'Autism acceptance': Local author advocates for changes in the way Autism spectrum disorder is viewed

In 2021, the month of April went from being Autism Awareness Month to Autism Acceptance Month in an effort to make society more accepting of differences and one local woman is focused on doing just that. 

More women are being diagnosed with autism as adults, including Sarah Nannery, the Director of Development for Autism Programming at Drexel University. 

She was diagnosed at the age of 31 when she was already a college graduate, married and a mother. 

"I went all through childhood just sort of being on the sidelines. I had a wonderful childhood, but there were just some differences that I never could really get a handle on," she told FOX 29. 

After she and her husband realized she needed more help and support in executive functioning and being the person she wanted to be, she took the steps to get a diagnosis despite fear. 

Nannery says she was scared of an autism diagnosis because of society's view of the condition and the possible changes it potentially could have brought to her life and marriage, but she says it helped her.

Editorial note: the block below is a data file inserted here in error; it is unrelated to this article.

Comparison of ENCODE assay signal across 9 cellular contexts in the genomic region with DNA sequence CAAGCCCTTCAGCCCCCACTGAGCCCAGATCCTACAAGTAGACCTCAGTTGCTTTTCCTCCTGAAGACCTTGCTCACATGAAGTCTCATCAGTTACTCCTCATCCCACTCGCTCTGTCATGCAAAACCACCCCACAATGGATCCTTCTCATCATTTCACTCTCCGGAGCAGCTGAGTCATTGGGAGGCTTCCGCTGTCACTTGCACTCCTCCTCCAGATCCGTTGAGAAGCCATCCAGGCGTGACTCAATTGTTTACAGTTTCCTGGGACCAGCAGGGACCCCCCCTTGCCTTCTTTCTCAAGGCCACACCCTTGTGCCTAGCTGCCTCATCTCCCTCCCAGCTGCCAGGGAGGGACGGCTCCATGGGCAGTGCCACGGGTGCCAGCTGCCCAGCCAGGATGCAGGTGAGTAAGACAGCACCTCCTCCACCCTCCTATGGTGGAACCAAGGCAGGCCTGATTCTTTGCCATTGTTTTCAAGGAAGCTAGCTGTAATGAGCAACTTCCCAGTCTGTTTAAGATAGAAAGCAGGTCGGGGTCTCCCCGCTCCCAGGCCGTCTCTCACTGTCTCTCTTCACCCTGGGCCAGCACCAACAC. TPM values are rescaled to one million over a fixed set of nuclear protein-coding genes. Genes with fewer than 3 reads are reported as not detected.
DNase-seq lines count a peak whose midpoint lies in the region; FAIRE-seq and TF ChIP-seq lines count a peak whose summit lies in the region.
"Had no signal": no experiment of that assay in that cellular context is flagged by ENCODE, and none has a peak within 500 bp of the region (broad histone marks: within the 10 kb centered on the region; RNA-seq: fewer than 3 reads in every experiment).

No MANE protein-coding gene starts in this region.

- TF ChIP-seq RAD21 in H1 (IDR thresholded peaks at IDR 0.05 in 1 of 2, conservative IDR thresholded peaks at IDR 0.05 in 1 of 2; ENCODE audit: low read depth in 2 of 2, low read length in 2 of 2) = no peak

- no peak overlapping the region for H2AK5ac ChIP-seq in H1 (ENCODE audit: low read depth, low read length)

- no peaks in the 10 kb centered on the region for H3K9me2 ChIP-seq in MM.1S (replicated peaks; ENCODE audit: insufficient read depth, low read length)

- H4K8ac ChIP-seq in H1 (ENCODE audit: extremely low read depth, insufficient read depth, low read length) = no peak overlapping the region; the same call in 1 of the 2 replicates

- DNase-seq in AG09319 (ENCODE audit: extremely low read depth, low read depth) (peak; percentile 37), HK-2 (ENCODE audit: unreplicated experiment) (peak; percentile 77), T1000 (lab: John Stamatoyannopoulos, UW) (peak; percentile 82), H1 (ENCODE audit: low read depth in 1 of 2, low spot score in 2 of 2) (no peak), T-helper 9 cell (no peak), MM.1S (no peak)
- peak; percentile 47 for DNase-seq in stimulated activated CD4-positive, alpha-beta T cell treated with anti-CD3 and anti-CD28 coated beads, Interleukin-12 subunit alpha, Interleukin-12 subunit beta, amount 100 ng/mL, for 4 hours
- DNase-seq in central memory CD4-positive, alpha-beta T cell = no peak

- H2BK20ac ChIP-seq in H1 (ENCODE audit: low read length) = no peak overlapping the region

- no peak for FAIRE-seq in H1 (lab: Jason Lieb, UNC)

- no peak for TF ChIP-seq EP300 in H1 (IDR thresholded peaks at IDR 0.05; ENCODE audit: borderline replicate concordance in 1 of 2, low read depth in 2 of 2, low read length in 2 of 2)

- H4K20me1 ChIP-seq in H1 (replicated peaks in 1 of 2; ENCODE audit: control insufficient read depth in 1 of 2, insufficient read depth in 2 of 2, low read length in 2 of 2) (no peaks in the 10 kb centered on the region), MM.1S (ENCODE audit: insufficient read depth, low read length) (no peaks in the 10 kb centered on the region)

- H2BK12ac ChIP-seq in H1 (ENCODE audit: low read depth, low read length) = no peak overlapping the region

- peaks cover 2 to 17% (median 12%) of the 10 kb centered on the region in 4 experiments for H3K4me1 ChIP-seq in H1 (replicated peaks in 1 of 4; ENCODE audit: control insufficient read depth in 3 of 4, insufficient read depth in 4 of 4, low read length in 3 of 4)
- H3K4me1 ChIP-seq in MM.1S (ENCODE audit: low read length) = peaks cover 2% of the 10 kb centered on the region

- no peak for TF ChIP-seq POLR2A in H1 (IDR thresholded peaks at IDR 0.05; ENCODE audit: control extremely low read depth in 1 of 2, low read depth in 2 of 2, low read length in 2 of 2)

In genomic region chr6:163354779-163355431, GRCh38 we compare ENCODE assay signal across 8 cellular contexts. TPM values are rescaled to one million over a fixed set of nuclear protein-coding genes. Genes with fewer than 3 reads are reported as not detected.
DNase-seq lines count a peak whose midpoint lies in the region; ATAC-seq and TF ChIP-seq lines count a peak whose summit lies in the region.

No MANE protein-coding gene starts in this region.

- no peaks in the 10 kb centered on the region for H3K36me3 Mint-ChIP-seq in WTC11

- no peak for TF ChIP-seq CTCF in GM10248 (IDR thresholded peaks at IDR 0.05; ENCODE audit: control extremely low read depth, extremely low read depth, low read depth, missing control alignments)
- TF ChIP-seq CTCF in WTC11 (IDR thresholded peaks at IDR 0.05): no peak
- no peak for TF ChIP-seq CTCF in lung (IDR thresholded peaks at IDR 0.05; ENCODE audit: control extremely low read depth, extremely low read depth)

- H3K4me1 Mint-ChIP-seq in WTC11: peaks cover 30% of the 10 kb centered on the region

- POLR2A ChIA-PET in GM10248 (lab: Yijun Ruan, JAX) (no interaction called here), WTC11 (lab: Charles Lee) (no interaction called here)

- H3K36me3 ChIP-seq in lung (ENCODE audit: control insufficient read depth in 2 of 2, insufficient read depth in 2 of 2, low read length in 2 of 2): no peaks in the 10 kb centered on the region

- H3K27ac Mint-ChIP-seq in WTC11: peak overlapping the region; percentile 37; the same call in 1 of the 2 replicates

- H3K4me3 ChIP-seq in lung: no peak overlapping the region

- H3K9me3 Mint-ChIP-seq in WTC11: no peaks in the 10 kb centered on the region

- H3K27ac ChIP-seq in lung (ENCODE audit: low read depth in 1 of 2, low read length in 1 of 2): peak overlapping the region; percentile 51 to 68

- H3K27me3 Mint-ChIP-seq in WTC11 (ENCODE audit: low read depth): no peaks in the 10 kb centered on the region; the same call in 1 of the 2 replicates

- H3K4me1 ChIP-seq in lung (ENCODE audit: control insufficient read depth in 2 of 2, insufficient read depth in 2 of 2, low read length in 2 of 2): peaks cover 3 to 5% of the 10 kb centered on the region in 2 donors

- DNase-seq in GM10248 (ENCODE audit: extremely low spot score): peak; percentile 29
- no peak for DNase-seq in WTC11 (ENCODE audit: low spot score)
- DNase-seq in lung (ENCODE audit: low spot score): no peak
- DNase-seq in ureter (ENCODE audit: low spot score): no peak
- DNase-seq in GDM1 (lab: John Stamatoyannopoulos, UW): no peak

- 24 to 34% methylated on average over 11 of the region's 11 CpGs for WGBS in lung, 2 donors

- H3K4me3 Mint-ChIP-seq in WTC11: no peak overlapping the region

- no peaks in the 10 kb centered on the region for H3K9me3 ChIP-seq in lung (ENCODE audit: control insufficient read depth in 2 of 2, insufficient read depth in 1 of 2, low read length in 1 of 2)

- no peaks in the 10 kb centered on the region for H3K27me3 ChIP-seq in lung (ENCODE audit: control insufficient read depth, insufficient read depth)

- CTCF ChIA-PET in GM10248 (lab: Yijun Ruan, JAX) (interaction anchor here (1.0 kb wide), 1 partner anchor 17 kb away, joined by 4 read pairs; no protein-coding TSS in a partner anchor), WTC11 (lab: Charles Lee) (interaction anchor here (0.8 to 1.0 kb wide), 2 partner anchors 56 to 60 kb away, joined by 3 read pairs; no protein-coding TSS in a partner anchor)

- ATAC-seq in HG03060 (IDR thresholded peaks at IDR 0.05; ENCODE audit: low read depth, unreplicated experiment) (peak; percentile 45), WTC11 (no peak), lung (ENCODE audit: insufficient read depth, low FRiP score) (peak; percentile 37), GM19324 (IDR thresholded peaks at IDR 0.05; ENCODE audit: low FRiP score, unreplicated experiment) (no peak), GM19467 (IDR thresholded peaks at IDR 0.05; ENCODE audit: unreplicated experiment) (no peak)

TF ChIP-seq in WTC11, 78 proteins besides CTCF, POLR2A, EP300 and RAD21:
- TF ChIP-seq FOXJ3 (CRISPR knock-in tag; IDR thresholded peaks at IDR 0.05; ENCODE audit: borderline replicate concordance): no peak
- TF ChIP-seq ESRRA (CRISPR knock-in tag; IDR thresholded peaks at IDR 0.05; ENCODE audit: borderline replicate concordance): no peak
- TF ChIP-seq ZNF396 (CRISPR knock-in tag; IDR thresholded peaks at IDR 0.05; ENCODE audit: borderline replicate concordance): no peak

"The diagnosis helped me to know more about myself and know more about what tools I could use to be a better me," she said. "It was like the sky opened up really." 

Growing up, Nannery says she was hiding many of her autistic traits and finding ways to mimic societal norms. 

She was forced to unlearn those behaviors to move forward with her diagnosis. 

According to Elisabeth Sheridan, the Director of the A.J. Drexel Autism Institute, research historically focused on autism in young boys. 

Sheridan says autism is a developmental condition but with young girls, the idea of masking and fitting into societal expectations is something researchers are learning more about. 

Nannery wrote a book about her experiences with her diagnosis titled What to Say Next to help people on the Autism spectrum navigate work, life and love. 

She hopes people will stop viewing the autism spectrum as a line and more like an infinity loop because it impacts everyone differently. 

"They say if you've met one person with autism, you've met one person with autism. You really have to understand it's a very wide spectrum," she said. "People are not on one end or the other. They just have whatever traits they have that come out to make the whole." 

Now, Nannery takes pride in her diagnosis despite the struggles she endures. She's focused on acknowledging the strengths that come with her condition. 





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